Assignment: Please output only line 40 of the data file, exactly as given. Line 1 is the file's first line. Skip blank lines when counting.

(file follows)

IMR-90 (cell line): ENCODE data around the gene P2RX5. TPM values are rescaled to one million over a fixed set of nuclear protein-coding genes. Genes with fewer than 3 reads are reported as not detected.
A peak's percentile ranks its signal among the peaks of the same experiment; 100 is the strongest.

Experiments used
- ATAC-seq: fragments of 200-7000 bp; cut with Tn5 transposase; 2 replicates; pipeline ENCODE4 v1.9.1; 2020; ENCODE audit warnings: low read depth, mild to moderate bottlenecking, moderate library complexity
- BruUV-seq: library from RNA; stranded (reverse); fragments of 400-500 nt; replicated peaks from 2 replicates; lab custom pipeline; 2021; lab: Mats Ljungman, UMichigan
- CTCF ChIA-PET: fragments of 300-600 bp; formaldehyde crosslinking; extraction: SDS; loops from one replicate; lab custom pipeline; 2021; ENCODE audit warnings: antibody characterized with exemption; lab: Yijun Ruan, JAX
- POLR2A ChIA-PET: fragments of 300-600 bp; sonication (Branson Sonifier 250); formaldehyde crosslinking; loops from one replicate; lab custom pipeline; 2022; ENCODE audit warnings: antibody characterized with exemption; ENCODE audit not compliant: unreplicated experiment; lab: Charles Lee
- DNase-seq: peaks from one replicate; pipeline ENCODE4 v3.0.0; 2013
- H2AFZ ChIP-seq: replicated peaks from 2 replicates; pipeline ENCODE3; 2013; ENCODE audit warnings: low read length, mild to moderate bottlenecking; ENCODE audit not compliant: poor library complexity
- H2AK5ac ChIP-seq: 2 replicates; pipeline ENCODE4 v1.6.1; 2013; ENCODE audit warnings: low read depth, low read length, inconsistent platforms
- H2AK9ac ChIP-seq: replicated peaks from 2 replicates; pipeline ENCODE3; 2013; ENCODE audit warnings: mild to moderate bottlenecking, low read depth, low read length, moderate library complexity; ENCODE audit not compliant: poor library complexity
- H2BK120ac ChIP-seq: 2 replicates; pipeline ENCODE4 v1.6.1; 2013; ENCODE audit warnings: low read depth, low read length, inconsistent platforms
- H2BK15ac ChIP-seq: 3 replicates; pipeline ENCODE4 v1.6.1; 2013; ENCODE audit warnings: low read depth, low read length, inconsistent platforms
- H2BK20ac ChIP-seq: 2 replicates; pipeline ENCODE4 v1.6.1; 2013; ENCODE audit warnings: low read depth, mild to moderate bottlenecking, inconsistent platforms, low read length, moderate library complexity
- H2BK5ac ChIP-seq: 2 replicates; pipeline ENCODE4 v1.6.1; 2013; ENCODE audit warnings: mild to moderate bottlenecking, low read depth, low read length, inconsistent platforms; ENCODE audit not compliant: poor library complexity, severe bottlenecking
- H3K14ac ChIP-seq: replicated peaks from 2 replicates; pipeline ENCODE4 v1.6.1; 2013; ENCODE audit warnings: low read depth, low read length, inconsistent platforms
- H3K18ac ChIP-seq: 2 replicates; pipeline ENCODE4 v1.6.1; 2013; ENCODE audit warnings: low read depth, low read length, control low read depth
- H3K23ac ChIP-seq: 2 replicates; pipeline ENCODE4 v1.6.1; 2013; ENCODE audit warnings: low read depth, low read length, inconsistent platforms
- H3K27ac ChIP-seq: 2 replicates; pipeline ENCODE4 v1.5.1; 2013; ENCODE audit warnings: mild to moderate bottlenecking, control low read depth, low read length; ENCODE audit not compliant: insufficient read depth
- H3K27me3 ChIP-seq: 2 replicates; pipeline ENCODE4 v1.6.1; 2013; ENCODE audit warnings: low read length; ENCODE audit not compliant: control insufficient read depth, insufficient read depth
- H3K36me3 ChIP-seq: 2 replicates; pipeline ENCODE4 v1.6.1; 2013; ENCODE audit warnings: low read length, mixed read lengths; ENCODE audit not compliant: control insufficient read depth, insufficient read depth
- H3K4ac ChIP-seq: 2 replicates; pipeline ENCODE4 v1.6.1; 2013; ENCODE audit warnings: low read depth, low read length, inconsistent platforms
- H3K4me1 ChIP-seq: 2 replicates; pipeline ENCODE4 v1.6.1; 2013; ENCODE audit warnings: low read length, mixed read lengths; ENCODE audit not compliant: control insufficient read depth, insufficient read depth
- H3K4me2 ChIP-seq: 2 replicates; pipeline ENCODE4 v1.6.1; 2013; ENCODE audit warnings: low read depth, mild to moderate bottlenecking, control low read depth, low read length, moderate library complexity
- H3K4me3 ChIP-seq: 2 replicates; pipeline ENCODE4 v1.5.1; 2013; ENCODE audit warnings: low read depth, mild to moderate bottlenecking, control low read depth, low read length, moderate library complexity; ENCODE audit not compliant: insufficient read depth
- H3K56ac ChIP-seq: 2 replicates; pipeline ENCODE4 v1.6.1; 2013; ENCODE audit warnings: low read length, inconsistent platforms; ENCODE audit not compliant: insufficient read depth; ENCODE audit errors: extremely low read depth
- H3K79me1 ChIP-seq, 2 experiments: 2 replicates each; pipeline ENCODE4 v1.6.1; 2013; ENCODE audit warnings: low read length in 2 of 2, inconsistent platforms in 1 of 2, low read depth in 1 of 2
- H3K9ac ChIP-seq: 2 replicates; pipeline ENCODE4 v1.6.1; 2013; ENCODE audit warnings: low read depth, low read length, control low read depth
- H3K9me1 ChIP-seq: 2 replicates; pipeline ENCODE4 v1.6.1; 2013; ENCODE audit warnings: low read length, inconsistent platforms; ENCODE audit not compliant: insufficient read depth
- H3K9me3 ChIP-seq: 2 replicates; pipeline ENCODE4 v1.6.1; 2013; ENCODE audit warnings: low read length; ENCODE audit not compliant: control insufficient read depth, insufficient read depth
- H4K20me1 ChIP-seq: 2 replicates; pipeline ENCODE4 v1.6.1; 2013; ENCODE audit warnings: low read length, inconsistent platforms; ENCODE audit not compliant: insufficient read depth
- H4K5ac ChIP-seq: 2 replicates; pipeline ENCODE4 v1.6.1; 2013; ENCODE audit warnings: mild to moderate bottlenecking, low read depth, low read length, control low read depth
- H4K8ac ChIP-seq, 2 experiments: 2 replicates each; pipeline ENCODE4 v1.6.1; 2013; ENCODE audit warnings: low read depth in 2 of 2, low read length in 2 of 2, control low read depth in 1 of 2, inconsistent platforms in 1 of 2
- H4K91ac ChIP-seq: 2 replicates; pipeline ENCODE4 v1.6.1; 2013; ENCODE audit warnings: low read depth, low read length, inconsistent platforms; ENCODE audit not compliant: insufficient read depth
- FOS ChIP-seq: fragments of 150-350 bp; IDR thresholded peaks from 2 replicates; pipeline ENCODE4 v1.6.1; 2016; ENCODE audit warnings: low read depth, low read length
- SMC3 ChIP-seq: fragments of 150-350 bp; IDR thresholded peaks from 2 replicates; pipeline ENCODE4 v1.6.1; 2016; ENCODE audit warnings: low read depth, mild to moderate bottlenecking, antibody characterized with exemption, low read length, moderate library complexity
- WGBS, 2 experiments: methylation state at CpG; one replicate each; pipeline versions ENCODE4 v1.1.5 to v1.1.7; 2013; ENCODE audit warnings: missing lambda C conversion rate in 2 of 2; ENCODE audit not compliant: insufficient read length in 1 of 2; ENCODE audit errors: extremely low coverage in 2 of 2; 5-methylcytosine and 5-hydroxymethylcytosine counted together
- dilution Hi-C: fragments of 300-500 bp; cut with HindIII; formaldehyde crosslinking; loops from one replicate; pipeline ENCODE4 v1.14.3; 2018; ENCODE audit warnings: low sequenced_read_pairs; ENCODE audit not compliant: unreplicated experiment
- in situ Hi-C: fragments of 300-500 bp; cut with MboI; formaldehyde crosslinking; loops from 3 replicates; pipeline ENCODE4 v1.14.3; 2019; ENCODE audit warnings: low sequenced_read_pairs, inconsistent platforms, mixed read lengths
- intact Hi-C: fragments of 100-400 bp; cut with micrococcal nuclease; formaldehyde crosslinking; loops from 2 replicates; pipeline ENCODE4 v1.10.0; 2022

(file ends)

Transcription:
- intact Hi-C: fragments of 100-400 bp; cut with micrococcal nuclease; formaldehyde crosslinking; loops from 2 replicates; pipeline ENCODE4 v1.10.0; 2022